Family Law–Divorce, Modification, Paternity, and Child Custody, Support, Visitation

Personal Injury, Workers’ Compensation, and General Matters

March 19, 2013

50/50 Custody and Child Support in Missouri

Filed under: Custody,Divorce,Family Law,Paternity,Support — kurthking @ 8:44 pm
Tags: , ,

Times have changed since my previous post on 50/50 custody.  It is now the rule and not the exception in Missouri.  Lawmakers have moved on since the former days of one parent having primary or residential custody, with the other parent having alternate weekends, holidays, and weeks during the summer.

Kurt H. King

Law Office of Kurt H. King, 20 E. Franklin, Liberty, Clay County, Missouri 64068

816.781.6000

Family Law–Dissolutions, Modifications, Child Support/Custody/Visitation, Paternity

General Litigation and Matters

http://www.kurthking.com

Missouri Grandparent Visitation Under 452.402

Filed under: Custody,Divorce,Family Law,Paternity,Support — kurthking @ 8:17 pm
Tags: ,

At a Clay County family law seminar last Friday (03.15.2013), Commissioner Roberts spoke on Grandparent Visitation in Missouri under much revised statute 452.404.   Our Commissioner apparently put a good deal of work into researching the background and status of this relatively involved law.  The gist of what I took from her presentation includes:

1.  Important to select the correct tool to proceed for grandparent visitation rights.  Use the wrong one at your extreme peril and likely defeat.  Choices include: 1) Motion to Intervene into a Dissolution of Marriage case; 2) Motion to Modify where this is already a judgment of dissolution; 3) separate action for grandparent visitation where, for example, one parent is deceased and the surviving parent denies visitation.

2.  If the parents are legally married, and living together with the child (not having filed for divorce or legal separation), the grandparents CANNOT file for visitation under 452.404 even if unreasonably denied all visitation with the grandchildren.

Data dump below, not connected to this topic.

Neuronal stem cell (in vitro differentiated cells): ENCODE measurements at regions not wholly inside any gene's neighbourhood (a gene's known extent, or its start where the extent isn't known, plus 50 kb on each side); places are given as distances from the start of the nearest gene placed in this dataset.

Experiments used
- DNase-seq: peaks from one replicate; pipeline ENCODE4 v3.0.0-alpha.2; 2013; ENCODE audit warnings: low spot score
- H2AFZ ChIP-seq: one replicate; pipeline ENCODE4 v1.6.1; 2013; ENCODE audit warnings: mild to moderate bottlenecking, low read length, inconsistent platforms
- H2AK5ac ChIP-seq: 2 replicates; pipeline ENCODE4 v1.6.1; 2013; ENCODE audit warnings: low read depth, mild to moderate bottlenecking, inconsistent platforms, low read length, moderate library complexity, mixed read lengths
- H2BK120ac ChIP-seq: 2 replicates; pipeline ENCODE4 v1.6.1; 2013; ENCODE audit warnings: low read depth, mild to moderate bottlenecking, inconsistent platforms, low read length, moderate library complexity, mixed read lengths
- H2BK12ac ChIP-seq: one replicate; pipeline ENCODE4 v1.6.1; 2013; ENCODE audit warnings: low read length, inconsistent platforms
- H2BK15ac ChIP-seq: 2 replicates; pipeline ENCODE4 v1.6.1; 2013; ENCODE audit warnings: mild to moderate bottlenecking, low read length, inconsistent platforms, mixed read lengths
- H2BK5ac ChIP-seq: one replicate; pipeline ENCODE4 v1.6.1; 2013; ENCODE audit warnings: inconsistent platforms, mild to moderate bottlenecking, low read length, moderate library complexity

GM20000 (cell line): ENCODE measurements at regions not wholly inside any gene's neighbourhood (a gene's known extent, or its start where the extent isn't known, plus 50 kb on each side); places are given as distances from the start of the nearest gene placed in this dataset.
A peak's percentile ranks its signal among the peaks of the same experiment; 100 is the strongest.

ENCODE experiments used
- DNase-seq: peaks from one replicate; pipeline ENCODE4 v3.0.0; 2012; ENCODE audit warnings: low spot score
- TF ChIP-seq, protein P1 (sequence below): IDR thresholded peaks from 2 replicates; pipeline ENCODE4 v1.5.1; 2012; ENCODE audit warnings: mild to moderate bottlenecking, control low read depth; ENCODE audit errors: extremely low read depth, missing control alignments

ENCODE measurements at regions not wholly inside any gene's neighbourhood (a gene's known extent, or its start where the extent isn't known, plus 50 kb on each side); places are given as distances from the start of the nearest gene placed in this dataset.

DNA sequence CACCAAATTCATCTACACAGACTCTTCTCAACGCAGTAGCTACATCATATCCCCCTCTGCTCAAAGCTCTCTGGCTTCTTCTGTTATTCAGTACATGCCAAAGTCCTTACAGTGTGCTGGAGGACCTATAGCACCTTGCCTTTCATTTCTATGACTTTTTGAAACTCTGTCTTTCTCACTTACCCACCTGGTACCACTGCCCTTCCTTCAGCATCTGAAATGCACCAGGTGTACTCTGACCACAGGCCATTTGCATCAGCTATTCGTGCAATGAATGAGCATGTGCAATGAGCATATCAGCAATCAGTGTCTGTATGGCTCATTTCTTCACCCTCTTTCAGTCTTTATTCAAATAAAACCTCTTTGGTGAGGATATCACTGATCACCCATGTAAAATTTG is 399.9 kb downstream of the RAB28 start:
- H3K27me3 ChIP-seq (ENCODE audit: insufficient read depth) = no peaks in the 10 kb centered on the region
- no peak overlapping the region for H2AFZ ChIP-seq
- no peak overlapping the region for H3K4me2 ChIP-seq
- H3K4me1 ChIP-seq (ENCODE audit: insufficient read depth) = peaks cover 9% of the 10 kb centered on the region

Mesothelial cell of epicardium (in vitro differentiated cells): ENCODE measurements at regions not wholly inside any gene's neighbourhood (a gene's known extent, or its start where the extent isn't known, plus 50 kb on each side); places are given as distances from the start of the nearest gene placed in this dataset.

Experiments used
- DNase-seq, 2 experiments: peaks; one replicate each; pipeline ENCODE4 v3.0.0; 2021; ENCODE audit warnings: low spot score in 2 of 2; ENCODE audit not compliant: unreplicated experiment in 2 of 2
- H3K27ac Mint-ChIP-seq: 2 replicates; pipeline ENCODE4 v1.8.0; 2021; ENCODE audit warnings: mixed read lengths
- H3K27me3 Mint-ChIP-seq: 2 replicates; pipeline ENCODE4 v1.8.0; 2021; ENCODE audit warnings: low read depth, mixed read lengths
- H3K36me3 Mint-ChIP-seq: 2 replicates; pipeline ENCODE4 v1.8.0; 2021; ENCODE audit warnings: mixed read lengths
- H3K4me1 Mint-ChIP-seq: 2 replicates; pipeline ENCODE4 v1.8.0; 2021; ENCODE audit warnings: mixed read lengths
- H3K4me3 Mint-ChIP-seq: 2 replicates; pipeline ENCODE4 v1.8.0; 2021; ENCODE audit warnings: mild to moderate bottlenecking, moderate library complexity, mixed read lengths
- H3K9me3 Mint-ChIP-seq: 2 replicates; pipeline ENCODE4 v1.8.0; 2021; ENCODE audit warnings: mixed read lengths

3.  When a denial is “unreasonable,” and what visitation is “reasonable,” is undefined and far from clear.

4.  The Commissioner  reads 452.404 as requiring in all cases that unreasonable denial of visitation have run for 90 days or more.  Otherwise, the court lacks jurisdiction and the case may well be dismissed.  The statute is unclear but the Commissioner is probably right.  Simply put, if the denial is not unreasonable and has not run for at least 90 days, do not file for grandparent visitation.

5.  Step-grandparents have no right to use 452.404 but may try to proceed for visitation as a “third party” under 452.375.

6.  Older cases allowed grandparents of children born out of wedlock to obtain visitation rights.  Commissioner Roberts opines that the new version of 452.404 limits such grandparent visitation actions involving out of wedlock grandchildren to only cases where a parent dies and the grandparents of the deceased parent are unreasonably denied visitation with the grandchildren; OR, the grandchild lived with the grandparent the necessary time frames AND the grandparent is unreasonably denied visitation for 90 days or more.

7.   As a broad general rule, there is no room for grandparent visitation motions to intervene in a case to adopt the grandchildren.  Rare exception was once made where the grandparents had already been granted visitation rights (in a paternity case) which the court found were NOT terminated by the subsequent adoption case.  There is also the alternative route of seeking generic third party rights through a 452.375 action.